ADULTERY (from the Latin adulterium) is the sexual intercourse of a married person with another than the offender's husband or wife. Among the Greeks, and in the earlier period of Roman law, it was not adultery unless a married woman was the offender. The foundation of the later Roman law with regard to adultery was the lex Julia de adulteriis coercendis passed by Augustus about B.C. 17. (See Dig. 48, 5 ; Paull. Rec. Sent. ii. 26 ; Brisson, Ad Leg. Jul. de Adult)) In Britain it has been reckoned a spiritual offence, that is, cognisable by the spiritual courts only. The common law took no farther notice of it than to allow the party aggrieved an action of damages. In England, however, the action for "criminal conversation," as it was called, is nominally abolished by 20 and 21 Vict. c. 85, § 59 ; but by the 33d section of the same Act, the husband may claim damages from one who has committed adultery with his wife in a petition for dissolution of the marriage, or for judicial separation, or in a special petition for the purpose in the Divorce Court. In Scotland damages may be recovered against an adulterer in an ordinary action of damages in the civil court, and the latter may be found liable for the expenses of an action of divorce if joined with the guilty spouse as a co-defender.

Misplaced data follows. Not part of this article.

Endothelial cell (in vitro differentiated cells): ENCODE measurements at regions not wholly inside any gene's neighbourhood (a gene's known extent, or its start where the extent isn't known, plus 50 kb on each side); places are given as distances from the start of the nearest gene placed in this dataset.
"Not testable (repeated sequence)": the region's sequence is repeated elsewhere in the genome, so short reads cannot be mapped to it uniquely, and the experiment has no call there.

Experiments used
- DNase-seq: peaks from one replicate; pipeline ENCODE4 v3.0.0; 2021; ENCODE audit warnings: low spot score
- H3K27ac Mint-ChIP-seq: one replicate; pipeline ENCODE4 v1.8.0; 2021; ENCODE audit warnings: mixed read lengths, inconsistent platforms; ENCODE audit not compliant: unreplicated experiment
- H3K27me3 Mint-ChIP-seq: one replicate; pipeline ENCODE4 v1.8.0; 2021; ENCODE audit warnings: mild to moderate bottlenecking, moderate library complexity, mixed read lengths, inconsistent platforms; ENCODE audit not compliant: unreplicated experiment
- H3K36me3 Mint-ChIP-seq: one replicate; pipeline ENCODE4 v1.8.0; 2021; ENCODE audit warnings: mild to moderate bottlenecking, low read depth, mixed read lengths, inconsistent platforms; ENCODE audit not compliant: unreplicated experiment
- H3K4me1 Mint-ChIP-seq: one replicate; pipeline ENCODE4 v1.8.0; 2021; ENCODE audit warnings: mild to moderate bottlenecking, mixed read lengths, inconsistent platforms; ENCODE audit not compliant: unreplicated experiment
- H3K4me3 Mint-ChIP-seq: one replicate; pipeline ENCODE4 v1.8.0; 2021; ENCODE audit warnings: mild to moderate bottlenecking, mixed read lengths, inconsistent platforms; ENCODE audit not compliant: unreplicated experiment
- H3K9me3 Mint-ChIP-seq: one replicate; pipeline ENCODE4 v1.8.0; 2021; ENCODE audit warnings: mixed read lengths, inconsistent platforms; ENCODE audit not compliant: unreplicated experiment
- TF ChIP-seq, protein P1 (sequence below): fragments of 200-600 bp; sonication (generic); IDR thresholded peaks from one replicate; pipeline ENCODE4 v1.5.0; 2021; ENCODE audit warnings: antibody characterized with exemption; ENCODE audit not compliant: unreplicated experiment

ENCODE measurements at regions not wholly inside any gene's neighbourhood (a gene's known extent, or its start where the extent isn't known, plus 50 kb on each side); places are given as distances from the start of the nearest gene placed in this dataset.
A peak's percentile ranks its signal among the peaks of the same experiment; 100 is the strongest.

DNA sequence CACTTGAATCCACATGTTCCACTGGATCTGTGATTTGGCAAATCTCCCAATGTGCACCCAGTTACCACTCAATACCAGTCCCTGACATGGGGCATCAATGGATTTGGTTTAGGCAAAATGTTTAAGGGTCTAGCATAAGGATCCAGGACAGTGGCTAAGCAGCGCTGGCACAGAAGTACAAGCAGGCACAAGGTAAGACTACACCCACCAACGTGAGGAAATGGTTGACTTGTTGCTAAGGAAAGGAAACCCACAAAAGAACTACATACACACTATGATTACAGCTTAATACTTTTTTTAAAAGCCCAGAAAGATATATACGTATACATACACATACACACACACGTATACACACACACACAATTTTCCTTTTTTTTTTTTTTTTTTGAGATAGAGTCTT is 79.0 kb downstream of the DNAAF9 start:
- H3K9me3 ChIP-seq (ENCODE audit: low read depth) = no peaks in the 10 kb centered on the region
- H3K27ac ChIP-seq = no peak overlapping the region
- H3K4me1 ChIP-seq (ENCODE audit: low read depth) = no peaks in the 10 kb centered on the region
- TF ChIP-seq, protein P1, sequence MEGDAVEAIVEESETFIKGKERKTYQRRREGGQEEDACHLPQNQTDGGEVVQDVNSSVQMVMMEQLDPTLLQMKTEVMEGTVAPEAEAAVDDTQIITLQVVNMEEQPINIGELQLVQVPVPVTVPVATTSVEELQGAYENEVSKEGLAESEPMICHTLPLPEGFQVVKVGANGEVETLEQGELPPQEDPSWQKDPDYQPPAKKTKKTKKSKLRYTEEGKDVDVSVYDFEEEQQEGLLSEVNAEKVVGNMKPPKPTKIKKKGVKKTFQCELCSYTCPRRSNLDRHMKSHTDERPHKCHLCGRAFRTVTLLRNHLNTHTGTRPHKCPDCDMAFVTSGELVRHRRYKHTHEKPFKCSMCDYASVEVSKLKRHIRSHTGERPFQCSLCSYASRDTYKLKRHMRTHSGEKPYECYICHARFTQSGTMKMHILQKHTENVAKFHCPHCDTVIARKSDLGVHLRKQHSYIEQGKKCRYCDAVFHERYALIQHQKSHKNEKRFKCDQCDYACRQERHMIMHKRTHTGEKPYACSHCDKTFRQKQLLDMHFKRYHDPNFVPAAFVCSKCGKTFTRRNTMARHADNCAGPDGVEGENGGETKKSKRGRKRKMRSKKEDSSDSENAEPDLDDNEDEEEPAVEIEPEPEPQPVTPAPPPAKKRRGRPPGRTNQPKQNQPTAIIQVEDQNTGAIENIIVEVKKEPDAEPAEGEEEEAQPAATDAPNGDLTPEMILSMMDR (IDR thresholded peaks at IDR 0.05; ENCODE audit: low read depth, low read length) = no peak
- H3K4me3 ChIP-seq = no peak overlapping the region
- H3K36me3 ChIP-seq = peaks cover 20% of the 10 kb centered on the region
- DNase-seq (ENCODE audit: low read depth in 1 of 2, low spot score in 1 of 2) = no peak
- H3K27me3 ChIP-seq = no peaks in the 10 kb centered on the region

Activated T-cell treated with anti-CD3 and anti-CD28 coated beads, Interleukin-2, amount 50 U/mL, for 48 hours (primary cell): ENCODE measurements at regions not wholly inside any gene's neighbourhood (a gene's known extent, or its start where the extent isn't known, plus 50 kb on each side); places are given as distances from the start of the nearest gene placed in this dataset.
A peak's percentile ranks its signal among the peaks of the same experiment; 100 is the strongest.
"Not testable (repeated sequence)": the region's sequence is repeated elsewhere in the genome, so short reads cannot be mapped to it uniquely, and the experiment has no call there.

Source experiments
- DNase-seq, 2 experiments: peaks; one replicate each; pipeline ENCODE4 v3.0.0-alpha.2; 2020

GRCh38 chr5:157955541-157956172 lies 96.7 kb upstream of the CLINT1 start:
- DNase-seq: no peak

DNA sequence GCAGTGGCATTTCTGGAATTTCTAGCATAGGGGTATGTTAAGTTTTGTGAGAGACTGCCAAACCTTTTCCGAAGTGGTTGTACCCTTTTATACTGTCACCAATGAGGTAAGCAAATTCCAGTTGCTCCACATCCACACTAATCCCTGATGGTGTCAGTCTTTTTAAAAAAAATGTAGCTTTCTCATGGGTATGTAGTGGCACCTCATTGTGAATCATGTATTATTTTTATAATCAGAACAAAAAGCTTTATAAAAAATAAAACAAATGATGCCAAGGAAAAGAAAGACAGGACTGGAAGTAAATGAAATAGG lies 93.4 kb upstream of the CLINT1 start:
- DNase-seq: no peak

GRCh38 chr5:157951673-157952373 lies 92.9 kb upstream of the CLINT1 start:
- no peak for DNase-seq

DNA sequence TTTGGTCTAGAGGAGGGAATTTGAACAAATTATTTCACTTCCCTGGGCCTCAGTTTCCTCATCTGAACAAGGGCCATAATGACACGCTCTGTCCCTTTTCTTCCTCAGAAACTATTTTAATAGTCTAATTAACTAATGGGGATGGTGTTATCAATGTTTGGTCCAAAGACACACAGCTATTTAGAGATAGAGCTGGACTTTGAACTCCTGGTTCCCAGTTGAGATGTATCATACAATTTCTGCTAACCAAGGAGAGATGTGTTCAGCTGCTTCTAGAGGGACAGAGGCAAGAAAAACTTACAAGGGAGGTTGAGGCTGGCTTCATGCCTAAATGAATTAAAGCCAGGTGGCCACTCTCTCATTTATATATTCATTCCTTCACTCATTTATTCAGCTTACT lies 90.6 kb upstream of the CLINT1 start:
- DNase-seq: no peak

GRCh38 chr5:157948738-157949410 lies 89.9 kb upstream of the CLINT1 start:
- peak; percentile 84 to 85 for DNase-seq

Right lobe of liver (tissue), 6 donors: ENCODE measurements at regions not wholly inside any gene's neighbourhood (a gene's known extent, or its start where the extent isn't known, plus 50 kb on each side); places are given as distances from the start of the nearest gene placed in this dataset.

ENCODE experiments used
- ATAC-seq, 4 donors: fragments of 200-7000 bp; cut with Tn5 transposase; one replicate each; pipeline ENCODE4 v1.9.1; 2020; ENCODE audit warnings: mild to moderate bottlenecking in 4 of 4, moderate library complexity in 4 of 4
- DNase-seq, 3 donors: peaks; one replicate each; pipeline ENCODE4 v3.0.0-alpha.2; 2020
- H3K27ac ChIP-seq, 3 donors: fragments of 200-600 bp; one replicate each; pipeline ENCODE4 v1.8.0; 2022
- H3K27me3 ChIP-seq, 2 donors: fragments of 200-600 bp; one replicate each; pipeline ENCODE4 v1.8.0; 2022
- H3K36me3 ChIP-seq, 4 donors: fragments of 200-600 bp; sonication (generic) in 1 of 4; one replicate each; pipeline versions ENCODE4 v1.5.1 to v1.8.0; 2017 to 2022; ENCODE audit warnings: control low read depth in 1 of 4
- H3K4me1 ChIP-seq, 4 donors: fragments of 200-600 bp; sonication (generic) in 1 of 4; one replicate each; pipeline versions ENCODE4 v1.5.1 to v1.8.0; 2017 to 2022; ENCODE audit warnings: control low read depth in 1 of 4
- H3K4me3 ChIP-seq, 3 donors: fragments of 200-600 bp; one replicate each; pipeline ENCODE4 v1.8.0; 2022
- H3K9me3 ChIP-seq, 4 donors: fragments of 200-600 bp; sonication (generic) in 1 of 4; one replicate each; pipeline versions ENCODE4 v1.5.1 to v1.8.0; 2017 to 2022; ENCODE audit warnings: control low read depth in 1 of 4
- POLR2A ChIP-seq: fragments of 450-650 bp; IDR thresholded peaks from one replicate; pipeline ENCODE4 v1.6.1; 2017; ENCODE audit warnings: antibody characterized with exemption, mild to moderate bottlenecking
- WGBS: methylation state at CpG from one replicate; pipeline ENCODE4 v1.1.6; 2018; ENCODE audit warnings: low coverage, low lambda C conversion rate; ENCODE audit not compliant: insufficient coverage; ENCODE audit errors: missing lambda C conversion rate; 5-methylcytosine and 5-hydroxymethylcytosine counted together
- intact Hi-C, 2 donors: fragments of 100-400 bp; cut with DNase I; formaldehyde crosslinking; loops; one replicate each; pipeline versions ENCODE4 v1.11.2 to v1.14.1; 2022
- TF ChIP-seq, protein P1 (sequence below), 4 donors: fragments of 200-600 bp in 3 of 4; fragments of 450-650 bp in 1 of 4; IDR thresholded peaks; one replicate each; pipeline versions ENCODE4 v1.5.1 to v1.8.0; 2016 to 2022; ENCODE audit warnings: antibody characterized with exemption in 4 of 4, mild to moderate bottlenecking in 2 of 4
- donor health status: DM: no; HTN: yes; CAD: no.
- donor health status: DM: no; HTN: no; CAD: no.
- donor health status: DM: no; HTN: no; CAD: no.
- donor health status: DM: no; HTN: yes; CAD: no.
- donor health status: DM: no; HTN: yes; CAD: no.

Adultery is, both in England and Scotland, a ground of divorce. In England, a complete divorce or dissolution of the marriage could, until the creation of the Court of Probate and Divorce by 20 and 21 Vict. c. 85, be obtained only by an Act of Parliament. In Scotland a complete divorce may be effected by proceedings in the Court of Session, as succeeding to the old ecclesiastical jurisdiction of the commissioners. A person divorced for adultery is, by the law of Scotland, prohibited from intermarrying with the paramour. See DIVORCE.